Tommy Smith - Going for the natural sound


Tommy Smith is celebrating turning fifty with two challenges. Firstly, this week at Rochester Jazz Festival in New York, the saxophonist is playing his first-ever solo concert.     


Smith has played onstage by himself many times before. In the early noughties he toured his Alone at Last project to over forty venues across Scotland and further afield, working with soprano and tenor saxophones and samples of his late friend and collaborator Edwin Morgan’s poetry, natural sounds and special effects. He has also recorded alone, on his 2001 album Into the Silence, which saw him working with what was at one time the longest echo in the world in Hamilton Mausoleum. 


The Rochester concert, however, will be his first scheduled time “playing with no help”, as he puts it, in front of an audience and it’s something he finds scary but at the same time, exciting.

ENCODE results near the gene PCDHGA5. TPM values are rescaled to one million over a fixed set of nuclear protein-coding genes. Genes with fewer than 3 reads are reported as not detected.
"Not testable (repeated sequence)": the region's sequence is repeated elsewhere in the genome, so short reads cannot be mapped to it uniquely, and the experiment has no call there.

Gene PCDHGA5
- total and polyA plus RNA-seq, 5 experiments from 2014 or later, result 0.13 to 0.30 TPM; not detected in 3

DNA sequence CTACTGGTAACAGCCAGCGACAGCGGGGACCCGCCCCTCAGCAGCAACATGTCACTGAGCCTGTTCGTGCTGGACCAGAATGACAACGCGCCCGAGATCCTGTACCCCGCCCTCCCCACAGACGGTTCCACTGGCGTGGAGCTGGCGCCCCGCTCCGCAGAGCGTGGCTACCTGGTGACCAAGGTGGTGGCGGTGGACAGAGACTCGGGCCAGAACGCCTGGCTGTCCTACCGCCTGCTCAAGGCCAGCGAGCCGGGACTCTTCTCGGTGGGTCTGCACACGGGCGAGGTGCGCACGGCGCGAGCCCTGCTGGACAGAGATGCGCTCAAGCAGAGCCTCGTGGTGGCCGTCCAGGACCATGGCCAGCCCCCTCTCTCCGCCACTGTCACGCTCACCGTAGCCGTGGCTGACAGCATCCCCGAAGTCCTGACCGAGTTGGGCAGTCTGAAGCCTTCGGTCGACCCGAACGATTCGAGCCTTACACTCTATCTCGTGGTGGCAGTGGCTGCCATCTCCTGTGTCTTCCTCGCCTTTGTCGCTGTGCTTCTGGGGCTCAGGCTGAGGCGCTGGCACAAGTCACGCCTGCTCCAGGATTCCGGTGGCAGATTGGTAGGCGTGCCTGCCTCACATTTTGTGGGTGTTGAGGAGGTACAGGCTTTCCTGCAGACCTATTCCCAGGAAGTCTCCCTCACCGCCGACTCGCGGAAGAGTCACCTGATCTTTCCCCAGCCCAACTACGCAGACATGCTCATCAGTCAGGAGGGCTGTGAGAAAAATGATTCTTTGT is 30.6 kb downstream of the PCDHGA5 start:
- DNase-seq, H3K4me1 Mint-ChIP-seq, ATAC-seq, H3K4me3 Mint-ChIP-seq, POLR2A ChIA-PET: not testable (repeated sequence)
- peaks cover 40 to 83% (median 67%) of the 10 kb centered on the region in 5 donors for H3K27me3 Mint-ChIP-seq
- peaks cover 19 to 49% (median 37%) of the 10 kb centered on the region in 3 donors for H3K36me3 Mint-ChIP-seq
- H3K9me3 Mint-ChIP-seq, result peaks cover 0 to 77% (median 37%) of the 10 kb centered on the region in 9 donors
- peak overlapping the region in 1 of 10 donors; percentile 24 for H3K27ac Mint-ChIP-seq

“I’ve seen some great saxophonists playing completely solo and even someone like Michael Brecker, who used awesome virtuosity and fantastic technique to prolong his compositions in that setting, played too many notes,” he says. “I did actually play solo once when the guy I was meant to be playing a duet with at a festival got held up and I had to start by myself. It’s a really big challenge and there’s the temptation to fill the space available because you’re exposed by the silence, but to me space is important. It gives you time to reflect on what you’ve just played and what you’re about to play. It lets the music breathe. If you just play constantly, for the audience it’s like listening to someone talking non-stop, twenty to the dozen, and that can just get annoying.”


 As with everything he does, Smith will have put much thought and preparation into his essentially improvised “naked saxophone” recital and in a way his reliance, in performance,  on his imagination and especially on the pure, unamplified sound of his instrument is related to the second challenge he has taken on.


Back in February, Smith decided that the time was right to face something he’d been putting off almost since he began his career, a tribute to one of his biggest inspirations, John Coltrane. With the fiftieth anniversary of the great saxophonist’s death approaching on July 17 and conscious of his own mortality, Smith put a new quartet together to record an album comprising some of Coltrane’s best loved compositions and a few of his own pieces written in dedication to the master.